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Media: December 2009

Radio Ceiling Crasher Says Not Much Has Changed

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Groundbreaking radio personality Connie Szerszen wrote her new memoir, Top Rock Girly Jock: A Chicago Radio First, four years ago, when she was still an on-air personality at oldies station WJMK-FM. “It had a happier ending in the first draft,” admits the Chicago native, who, along with the rest of the staff, was replaced by the automated “Jack” format and put out to pasture at the short-lived WJMK HD2 in 2005. There, she became the first woman in America to broadcast live on an all-digital station.

It was a far cry from her original claim to fame: becoming the nation’s first female announcer to have a prime-time, major-market AM radio show, as a DJ at WIND-AM in the early 1970s. “WIND had a personality radio format, so ‘shtick’ was encouraged,” recalls Szerszen, who invented “Strip Radio” after her program director told her to sound sexier to attract more male listeners. Not that she was comfortable with it. “Every time I did something sexy, it was pretty much a parody,” says Szerszen, who did the bit at the end of her Friday show. “With each song that aired, I’d instruct the listener to remove an article of clothing,” she says, noting that songs were shorter back then.

“Just about the time I’d get to the undies, I’d make sure it was my last song, and usually teased — ‘Well, now I’m taking off . . . See ya next week!'”

The portrait artist and wedding DJ’s exciting career included a date with Neil Diamond, meeting Elvis and other celebrities, and going head-to-head with Oprah Winfrey to host “AM Chicago.” It’s documented in engaging prose — along with over 200 photos — in the book. “The best part about writing an autobiography is that you get to see the big picture,” says Szerszen, who published the book herself.

“The other best part is that I could credit my family for all they had done with their lives. I hoped readers would glean from my story, the fact that everyone has gifts.”

Sadly, not much has changed since she broke barriers in the male-dominated world of radio. “There’s still a predominance of male voices playing music, whereas positions in news and traffic are still more available to women.”

Autographed copies are available at Toprockgirlyjock.com.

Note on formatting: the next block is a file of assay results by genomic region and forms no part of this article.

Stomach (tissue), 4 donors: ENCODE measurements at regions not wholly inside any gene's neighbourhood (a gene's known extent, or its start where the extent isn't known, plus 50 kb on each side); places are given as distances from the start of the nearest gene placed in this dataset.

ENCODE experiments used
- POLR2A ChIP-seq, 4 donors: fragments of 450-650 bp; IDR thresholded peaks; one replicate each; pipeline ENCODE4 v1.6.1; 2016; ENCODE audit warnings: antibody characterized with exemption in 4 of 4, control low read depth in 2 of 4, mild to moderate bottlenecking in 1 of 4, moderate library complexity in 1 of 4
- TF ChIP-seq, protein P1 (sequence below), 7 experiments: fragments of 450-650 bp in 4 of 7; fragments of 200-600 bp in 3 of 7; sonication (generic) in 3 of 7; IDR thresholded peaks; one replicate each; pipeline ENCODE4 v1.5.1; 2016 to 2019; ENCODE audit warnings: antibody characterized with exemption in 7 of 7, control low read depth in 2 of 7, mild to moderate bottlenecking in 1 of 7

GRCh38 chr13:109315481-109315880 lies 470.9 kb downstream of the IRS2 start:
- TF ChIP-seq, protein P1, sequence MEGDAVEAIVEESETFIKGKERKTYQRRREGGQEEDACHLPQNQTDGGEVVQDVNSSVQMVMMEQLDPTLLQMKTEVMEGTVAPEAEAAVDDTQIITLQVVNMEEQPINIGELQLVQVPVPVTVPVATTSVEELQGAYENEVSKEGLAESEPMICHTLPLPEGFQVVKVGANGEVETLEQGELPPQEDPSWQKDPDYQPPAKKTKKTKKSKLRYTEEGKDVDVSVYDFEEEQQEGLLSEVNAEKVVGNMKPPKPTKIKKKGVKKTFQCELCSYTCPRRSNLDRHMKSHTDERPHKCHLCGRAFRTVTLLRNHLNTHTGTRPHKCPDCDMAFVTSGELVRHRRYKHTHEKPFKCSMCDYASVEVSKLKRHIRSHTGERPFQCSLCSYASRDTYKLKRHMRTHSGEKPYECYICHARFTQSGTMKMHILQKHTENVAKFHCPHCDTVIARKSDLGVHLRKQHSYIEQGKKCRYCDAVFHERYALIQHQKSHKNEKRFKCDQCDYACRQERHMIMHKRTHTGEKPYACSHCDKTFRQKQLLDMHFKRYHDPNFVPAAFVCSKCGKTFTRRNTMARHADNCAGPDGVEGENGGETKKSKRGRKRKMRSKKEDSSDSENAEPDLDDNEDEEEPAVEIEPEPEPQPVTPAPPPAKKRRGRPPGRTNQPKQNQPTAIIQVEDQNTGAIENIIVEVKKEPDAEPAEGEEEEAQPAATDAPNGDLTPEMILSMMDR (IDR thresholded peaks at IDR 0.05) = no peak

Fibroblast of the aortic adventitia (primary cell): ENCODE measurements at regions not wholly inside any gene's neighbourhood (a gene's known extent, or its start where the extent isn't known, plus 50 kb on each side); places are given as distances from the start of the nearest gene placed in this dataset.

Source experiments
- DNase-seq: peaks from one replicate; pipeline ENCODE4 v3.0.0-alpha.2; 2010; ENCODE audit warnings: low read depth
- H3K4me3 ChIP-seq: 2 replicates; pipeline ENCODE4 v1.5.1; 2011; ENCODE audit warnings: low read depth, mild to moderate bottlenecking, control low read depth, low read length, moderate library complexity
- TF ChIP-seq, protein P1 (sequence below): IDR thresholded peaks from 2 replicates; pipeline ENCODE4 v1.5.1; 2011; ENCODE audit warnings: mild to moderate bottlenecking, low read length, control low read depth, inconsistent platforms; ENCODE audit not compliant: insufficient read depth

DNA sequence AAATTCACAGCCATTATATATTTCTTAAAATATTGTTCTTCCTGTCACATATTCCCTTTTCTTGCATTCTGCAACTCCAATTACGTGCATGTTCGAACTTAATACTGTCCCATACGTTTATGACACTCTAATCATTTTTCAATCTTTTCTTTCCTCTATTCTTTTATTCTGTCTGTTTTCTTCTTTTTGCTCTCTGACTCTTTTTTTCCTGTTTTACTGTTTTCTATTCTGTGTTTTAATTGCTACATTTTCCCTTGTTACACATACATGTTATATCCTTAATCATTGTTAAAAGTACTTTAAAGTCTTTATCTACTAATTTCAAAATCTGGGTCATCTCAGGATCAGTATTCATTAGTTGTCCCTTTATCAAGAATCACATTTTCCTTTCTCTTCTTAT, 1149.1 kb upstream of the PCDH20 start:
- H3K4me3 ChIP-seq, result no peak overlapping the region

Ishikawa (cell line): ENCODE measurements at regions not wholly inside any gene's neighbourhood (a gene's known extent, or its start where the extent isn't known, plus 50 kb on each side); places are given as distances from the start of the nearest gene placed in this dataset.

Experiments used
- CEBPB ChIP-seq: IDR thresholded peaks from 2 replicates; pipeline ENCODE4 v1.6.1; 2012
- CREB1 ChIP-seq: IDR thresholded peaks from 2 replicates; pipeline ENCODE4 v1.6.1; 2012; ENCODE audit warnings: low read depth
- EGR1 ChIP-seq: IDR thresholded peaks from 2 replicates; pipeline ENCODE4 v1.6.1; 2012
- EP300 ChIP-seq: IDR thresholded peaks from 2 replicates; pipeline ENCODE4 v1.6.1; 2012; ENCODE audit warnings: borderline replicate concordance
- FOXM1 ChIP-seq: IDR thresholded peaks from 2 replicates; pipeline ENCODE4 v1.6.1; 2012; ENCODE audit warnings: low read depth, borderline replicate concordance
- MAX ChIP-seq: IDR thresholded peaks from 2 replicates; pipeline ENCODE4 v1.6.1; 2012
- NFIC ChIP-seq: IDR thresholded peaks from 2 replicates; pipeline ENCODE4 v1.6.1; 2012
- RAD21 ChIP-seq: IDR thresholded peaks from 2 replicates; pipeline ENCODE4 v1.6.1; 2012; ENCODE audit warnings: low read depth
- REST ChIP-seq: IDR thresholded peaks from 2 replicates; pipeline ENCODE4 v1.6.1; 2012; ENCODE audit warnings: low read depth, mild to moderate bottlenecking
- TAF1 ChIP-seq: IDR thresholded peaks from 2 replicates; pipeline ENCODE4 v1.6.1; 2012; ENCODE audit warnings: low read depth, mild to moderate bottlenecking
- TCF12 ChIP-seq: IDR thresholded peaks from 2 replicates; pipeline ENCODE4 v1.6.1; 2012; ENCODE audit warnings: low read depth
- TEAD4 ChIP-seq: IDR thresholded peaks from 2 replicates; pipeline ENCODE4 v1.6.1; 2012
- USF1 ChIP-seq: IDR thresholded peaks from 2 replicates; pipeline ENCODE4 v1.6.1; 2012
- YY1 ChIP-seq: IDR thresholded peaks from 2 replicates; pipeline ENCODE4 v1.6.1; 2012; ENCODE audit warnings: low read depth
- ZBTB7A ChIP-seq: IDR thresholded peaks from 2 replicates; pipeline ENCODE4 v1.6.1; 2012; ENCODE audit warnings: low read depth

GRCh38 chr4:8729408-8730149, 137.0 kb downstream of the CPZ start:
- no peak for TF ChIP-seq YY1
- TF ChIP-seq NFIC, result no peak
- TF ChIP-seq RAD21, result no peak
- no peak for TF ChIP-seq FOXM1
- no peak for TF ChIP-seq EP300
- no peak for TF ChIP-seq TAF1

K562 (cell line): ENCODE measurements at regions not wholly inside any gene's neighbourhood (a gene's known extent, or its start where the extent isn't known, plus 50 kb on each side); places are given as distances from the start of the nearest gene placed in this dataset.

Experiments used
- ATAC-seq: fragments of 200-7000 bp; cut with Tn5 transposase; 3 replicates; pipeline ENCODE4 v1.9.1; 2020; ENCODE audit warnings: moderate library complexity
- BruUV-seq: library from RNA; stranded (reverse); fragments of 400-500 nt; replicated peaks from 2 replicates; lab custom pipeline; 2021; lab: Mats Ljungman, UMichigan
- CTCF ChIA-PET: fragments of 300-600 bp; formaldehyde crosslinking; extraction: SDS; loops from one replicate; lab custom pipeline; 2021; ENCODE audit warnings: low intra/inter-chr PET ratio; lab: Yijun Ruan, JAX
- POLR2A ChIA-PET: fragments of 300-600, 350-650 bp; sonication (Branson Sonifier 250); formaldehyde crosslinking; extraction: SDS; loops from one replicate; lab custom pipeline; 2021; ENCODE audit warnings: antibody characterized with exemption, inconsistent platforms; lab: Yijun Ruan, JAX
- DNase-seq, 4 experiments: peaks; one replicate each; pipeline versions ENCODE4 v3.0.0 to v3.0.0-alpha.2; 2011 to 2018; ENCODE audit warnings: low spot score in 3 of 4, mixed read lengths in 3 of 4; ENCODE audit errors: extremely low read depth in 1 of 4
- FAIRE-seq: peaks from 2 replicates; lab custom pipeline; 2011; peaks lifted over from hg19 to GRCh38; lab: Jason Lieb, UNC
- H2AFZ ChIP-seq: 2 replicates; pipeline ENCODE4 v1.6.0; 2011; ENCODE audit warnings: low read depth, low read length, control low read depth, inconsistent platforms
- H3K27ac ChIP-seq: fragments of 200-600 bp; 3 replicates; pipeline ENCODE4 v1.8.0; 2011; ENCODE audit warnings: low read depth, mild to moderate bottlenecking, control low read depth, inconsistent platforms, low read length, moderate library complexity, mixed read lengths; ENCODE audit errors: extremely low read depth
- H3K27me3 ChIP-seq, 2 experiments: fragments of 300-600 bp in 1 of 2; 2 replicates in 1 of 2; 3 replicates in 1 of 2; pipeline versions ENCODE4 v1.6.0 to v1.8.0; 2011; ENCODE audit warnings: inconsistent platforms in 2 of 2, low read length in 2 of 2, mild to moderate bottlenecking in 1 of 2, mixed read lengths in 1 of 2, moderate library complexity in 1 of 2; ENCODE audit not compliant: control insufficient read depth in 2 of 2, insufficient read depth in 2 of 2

NEW MODELS FOR LOCAL NEWS COVERAGE: On November 20th, the Chicago News Cooperative began supplying two pages of local coverage twice a week to the local edition of the New York Times. With startup money from public TV station WTTW and the John D. & Catherine T. MacArthur Foundation, the nonprofit is headed by editor James E. O’Shea, the former Chicago Tribune managing editor and the former editor of the Los Angeles Times, who was pushed out last year after refusing to carry out newsroom budget cuts. The advisory board includes journalist and Public Affairs books founder Peter Osnos and former Tribune editor Ann Marie Lipinski. Former Tribune managing editor James Warren writes a regular column (in addition to his duties as the recently named publisher of the beleaguered Chicago Reader).

This summer, Chi-Town Daily News editor and founder Jeff Dougherty and his staff shut down the local online venture to launch the Chicago Current, a public-affairs journal with both an online presence and monthly print edition. Based on publications such as Roll Call and New York’s City Hall, the for-profit will have “an intensely Chicago focus.”

According to the tagline, “Chicago Current targets government insiders, political junkies, and others who are passionate about government, politics, and public policy in Chicago.”

With angel investors providing startup costs, the venture will rely on advertising dollars from the print publication. According to Dougherty, niche print periodicals still command high ad rates.

Dougherty tried to hire former Sun-Times media critic Robert Feder — but he’d already been snapped up by Chicago Public Radio’s Vocalo.org, where his daily column appears at blogs.vocalo.org.

One expects radio, TV, and Internet news sites to begin mining these new organizations for their news stories — whereas in the old days, they’d turn to newspapers. After all, it’s a lot easier than doing your own legwork.

ODDS N SODS: Kudos to venerable V-103 DJ “Cool Gent” Herb Kent for his entry into the Guinness Book Of World Records for “having the longest career by a DJ in radio history.” The 81-year-old Kent — who has spent 65 years spinning dusties and recently co-wrote The Cool Gent: The Nine Lives Of Radio Legend Herb Kent — will receive the award December 5th at the South Shore Cultural Center in a benefit for the Real Men Cook charities; the roast will be co-hosted by Mayor Daley and Governor Quinn, who’ve designated December 5th Herb Kent Day. For more, visit www.realmencook.com/Roast.html . . . Those who live outside Pilsen can now hear the Latino Public Radio station Radio Arte WRTE-FM (90.5) on Vocalo’s secondary HD signal 89.5-2HD2 and on their i-devices using the free app “Public Radio Tuner,” at “Radio Arte Illinois.” Details at Wrte.org . . . The Cook County State’s Attorney’s attempts to subpoena the grades, e-mails, and other information about students investigating the case of Anthony McKinney as part of Northwestern University’s Medill Innocence Project is more than alarming. The group’s work has helped lead to the release of some 31 death-row inmates for wrongful convictions, and earned a new day in court for McKinney, who was convicted of fatally shooting a security guard in 1978. Northwestern is fighting the subpoena; visit www.medillinnocenceproject.org for the latest.

— Cara Jepsen

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